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Majority of WCS Grads Attend A Local College

A study by a non-profit group based in Virginia shows that the majority of students graduating each year from Waterville High School attend college.

The data collected by the National Student Clearinghouse for the last 10 years launched a discussion at last week’s Waterville Board of Education meeting about how success should be defined and whether college should be pushed as a goal for every student.

WCS Superintendent Dr. Jennifer Spring said the information collected showed percentages of students attending a two or four-year college out of high school, returning the next year and earning a degree. For the Waterville decade looked at, the average class size was 64.

In 2018 56 percent of the class went to college, while the 2019 class had 70 percent enroll after graduation. That dipped for the Class of 2020.

Spring said the data shows the majority of students attend a four-year public college in New York state. The most frequently attended colleges are Mohawk Valley Community College, Morrisville, Utica College and Onondaga Community College, WCS has sent 92 students to MVCC in the last 10 years.

For the past three years, no student in special education classes has attended college. Female graduates have a higher rate of attending college than do the males in a class.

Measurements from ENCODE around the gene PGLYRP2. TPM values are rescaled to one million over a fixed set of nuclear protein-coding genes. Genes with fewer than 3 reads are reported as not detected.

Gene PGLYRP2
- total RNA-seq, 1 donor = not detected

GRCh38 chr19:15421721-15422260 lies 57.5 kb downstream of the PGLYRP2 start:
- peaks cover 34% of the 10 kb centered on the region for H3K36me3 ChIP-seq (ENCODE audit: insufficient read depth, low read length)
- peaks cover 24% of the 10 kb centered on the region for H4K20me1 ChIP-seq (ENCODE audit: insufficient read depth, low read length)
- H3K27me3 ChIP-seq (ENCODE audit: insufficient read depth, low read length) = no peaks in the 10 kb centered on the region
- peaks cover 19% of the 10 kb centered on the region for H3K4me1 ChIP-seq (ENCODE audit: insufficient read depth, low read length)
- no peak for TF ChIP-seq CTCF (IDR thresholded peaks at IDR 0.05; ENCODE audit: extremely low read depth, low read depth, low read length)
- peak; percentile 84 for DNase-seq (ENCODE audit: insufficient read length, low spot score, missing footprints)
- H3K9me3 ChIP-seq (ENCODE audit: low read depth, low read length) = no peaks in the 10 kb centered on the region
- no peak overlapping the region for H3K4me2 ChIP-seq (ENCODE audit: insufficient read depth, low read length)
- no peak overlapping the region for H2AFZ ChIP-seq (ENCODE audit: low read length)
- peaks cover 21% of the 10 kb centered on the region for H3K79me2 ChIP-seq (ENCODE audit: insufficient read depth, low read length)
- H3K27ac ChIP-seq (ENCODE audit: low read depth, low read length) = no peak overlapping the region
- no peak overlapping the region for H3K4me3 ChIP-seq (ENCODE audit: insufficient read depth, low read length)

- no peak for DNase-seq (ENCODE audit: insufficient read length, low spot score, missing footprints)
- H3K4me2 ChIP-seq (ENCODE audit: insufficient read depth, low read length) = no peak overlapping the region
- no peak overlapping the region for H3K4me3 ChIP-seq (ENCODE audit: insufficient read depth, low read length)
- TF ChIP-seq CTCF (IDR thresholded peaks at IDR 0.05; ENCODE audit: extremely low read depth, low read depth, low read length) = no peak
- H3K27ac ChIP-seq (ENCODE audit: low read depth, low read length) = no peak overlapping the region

Of those who attend college, 79 percent returned for a second year. Spring said the rate is higher for those attending a private college, but there are fewer students in that category.

The Class of 2013 had 47 percent earn a college degree, with the majority coming from a four-year college. The rate was 42 percent for the Class of 2014.

Data showed that non-economically disadvantaged students had a higher rate of attending and graduating than economically disadvantaged students.

Board member Susy Quayle said she was not that gung ho about the data showing success, saying she knows people who would not fit into those categories but are successful. “Wisdom comes in many forms,’’ she said. “I don’t want to be judged for my worth if someone gives me a C or D.’’

Board President Steve Stanton said he would like to know more about students who start college but do not finish. “Why is that? Could we have done something else as a school?’’

Stanton said the district needs to see that data to make sure students are being supported for the best outcome. “Almost no one goes out of…

The full story is in this week's edition of the newspaper. 

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